Morning Panelists

Dr. Puleng Segalo, University of South Africa

Puleng Segalo is a Professor of Social and Community Psychology currently holding the position of the Chief Albert Luthuli Research Chair at the University of South Africa. She holds Master’s and Doctoral degrees in Psychology from the Graduate Center, City University of New York. She also holds a Doctoral Certificate in Women Studies from the same university. Her areas of specialization include community psychology, social psychology, and gender and feminism in psychology. Her research and publications cover a wide range, including gendered experiences of women in various aspects of life, historical trauma, critical participatory research practices and knowledge production, and decolonization. She is a National Research Foundation (NRF)-rated researcher, a member of the South African Young Academy of Sciences, and current president of the Forum of African Psychology.

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Britton Williams, The Graduate Center (CUNY)

Britton is a Black woman. Drama Therapist. Artist. Activist. A myriad of hyphens and ands. She is a teacher and student. A thinker and dreamer. She is urgently concerned with the possibilities that live with/in radical (re)imagining and the inextricable connectedness of healing and liberation. And…

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Dr. Leigh Patel, University of Pittsburgh and Education for Liberation

Leigh Patel is a writer, educator, and cultural worker. Her work is based in the knowledge that as long as oppression has existed so have freedom struggles. She is a community-based researcher as well as an eldercare provider. Prior to being employed as a professor, she was a middle school language arts teacher, a journalist, and a state-level policymaker. She is also a proud national board member of Education for Liberation, a nonprofit that focuses on supporting low-income people, particularly youth of color, to understand and challenge the injustices their communities face.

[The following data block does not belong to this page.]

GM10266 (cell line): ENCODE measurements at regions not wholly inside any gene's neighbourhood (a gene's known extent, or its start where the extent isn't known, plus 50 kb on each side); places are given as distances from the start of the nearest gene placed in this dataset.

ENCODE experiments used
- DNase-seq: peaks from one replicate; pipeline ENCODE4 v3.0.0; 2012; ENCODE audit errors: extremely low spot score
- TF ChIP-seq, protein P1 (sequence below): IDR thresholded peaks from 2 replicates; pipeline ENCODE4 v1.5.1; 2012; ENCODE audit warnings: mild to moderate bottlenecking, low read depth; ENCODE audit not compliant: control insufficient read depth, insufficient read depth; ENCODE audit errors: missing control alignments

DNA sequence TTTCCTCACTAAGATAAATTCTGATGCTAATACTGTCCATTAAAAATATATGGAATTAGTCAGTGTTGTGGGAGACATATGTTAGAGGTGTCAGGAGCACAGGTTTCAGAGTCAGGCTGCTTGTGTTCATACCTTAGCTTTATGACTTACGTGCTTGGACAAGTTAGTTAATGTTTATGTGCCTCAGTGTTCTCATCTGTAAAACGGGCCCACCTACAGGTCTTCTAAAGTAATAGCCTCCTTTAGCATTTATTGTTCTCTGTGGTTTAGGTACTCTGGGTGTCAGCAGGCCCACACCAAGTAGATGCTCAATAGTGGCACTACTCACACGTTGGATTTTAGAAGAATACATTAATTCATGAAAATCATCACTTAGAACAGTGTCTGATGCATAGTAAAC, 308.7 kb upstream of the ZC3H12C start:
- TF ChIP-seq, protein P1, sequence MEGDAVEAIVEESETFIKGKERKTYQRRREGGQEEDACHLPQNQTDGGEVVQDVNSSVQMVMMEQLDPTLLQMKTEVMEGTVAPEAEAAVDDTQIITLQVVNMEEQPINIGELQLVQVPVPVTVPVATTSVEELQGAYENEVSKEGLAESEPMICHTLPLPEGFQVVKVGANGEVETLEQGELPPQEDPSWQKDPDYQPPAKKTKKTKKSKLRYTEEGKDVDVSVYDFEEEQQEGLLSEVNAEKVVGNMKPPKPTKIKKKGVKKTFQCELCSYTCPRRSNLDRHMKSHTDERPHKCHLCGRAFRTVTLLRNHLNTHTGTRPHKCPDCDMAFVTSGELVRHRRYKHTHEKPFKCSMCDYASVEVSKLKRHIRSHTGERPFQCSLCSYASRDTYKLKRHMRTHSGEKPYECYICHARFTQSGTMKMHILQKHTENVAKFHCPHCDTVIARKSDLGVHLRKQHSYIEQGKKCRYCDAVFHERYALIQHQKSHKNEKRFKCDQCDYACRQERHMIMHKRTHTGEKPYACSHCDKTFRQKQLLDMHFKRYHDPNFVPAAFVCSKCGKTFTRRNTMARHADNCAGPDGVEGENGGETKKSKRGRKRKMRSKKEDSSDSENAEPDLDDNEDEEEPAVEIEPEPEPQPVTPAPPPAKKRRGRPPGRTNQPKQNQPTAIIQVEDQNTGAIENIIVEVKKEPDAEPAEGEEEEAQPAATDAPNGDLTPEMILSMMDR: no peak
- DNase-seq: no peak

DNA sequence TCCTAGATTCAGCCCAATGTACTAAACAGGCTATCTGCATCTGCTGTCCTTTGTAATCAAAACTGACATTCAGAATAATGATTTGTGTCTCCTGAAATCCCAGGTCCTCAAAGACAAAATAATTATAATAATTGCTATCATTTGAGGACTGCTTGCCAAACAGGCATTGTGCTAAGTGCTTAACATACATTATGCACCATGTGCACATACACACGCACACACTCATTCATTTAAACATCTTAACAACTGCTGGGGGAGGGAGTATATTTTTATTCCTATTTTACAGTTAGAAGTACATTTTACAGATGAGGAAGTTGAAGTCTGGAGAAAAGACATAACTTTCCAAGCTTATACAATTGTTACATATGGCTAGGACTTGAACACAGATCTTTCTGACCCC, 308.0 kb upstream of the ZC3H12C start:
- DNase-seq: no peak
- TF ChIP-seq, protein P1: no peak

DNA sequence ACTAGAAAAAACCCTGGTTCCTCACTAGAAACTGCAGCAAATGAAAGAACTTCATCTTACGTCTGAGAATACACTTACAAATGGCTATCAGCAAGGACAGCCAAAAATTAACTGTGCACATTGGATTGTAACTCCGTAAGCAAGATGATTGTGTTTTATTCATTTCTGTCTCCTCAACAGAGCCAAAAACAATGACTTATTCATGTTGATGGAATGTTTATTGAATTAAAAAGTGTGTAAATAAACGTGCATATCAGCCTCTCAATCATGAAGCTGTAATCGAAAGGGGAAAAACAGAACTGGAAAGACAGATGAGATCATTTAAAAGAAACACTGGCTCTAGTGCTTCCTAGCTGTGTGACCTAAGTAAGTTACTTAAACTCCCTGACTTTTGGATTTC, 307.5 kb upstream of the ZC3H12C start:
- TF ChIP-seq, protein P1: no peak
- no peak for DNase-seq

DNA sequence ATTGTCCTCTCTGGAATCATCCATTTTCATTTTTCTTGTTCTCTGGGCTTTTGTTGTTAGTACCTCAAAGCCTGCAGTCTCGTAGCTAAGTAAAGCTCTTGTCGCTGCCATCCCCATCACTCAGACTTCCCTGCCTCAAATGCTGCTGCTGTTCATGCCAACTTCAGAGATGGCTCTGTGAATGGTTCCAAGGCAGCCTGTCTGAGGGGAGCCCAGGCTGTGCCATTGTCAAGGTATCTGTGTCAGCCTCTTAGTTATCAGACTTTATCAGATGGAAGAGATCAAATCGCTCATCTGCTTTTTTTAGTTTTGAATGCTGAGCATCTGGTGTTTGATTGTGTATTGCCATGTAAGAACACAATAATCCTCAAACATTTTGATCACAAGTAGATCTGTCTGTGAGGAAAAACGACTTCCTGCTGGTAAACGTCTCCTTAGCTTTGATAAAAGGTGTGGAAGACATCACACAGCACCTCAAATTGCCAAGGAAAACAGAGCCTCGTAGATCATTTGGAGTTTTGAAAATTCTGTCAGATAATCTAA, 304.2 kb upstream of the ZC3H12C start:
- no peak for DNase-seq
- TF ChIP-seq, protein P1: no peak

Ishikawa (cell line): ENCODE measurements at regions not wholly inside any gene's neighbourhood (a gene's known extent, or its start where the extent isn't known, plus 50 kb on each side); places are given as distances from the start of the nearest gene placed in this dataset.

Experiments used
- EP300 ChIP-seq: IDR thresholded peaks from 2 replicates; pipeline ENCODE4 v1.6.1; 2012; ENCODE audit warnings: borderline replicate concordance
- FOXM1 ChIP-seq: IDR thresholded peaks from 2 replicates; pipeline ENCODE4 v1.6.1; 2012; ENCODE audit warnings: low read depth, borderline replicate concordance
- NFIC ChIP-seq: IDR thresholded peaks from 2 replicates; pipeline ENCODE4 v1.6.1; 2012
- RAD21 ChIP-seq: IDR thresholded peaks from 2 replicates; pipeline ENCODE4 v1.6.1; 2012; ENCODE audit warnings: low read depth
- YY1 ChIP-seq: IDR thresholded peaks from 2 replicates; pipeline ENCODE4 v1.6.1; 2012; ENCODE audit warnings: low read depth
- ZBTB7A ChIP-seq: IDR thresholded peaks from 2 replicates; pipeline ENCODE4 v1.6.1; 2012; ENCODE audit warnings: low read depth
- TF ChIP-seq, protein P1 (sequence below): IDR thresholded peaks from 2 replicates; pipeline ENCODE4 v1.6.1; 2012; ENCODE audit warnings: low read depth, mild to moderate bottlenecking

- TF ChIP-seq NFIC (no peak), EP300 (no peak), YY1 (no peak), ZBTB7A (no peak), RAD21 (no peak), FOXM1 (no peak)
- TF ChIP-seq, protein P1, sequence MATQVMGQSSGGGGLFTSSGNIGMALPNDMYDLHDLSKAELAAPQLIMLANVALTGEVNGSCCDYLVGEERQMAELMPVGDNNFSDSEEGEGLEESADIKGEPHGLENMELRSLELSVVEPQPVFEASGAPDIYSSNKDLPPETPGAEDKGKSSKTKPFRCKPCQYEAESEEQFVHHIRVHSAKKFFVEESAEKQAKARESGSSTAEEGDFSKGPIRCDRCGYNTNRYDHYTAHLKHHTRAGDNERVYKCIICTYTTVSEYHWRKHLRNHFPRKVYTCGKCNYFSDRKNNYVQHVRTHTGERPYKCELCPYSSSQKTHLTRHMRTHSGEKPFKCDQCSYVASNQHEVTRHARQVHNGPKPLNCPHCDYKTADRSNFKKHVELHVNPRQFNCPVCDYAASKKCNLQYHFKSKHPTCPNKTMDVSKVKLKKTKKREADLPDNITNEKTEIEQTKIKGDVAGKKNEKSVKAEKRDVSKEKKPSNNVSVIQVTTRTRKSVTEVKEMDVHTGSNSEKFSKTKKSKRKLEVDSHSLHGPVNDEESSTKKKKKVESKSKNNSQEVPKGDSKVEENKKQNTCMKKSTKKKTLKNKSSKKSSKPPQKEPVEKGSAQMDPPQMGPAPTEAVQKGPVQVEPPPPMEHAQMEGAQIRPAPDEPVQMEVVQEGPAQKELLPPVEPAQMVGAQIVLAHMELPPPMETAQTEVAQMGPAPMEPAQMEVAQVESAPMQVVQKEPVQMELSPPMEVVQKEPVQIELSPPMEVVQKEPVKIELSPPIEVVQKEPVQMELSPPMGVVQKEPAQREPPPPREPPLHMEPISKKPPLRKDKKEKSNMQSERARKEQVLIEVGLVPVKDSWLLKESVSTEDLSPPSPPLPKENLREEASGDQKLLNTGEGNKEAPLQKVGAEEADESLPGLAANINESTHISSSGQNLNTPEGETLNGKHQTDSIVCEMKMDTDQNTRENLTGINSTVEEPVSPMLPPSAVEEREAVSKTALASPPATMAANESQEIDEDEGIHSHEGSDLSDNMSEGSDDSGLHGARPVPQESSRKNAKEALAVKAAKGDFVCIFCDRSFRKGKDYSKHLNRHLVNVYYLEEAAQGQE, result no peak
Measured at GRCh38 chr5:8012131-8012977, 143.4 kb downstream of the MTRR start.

Professor Patel’s writing ranges from short essays for public outlets, such as Beacon Broadside, NPR, The Conversation and The Feminist Wire, and the Chronicle for Higher Education. Her latest book, There is No Study Without Struggle: Confronting Settler Colonialism in Higher Education, from Beacon Press connects the distinct yet deeply connected forms of oppression while also shedding light on the crucial nature of political education for social transformation. Her walk-on song is “Can I Kick It” by ATCQ.

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Afternoon Workshop Facilitators

Gina Sissoko, The Graduate Center and John Jay College (CUNY)

Gina is a Ph.D. student in clinical forensic psychology at CUNY The Graduate Center and John Jay College of Criminal Justice. Her work examines how colorism, gendered racism, interpersonal trauma, and structural oppression manifest and affect mental health and criminal legal involvement among Black women and girls. Gina is the founder of the CUNY Diversity Science Initiative, a grant-funded effort to increase diversity science training across CUNY Psychology doctoral programs. Gina, who identifies as a scholar-activist, is Ford Foundation and National Science Foundation Predoctoral Fellow, Psychology Extern in the Montefiore Child Outpatient Psychiatry Division, student representative of the Section for Psychology of Black Women and is nationally recognized as the 2020 Distinguished Student Diversity Award Winner of the American Psychological Association – Society of Clinical Psychology.

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Jessica Velez Tello, The Graduate Center (CUNY)

Jessica is a doctoral student in the Urban Education program at CUNY – The Graduate Center. She is a former bilingual teacher and currently teaches in the Early Childhood Bilingual programs at Brooklyn College and Queens College. Her work concentrates in the intersections within student agency, language, curriculum, and immigration.

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Josh Adler, The Graduate Center (CUNY)


Josh Adler is a Doctoral student in the Critical Social/Personality Psychology program at the CUNY Graduate Center. His work focuses on carceral encroachment into the lives of Black women and families in New York, and their practices of resistance and care. The fusion of theory, research, and activism is central to his work. Prior to returning to school, Josh worked with the RISE lab at NYU on an alternative to incarceration program that prioritized system-involved girls’ self-advocacy and self-determination. He also worked on the national-wide Ending Girls’ Incarceration initiative, a collaboration with the Vera Institute of Justice, toward decarceration efforts and developing gender-oriented programs to meet girls’ needs with system-involved girls.

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Micaela Linder, The Graduate Center (CUNY)

Micaela Linder is a doctoral student in Critical Social/Personality Psychology at the CUNY Graduate Center, where she explores how people navigate and resist criminalization, surveillance, and social inequalities. Micaela is interested in how critical participatory action research can contribute to our intertwined struggles for safety, healing, justice, and futures still being imagined. 


Nawal Muradwij, M.A. Student Co-Chair. Doctoral student in Clinical Psychology at John Jay, The Graduate Center, CUNY.
Tashiya Hunter, B.A. Student Co-Chair. Doctoral student in Developmental Psychology, The Graduate Center, CUNY
Dr. Jill Grose-Fifer, DEO for Pedagogy, Associate Professor, The Graduate Center, CUNY, and John Jay College, CUNY

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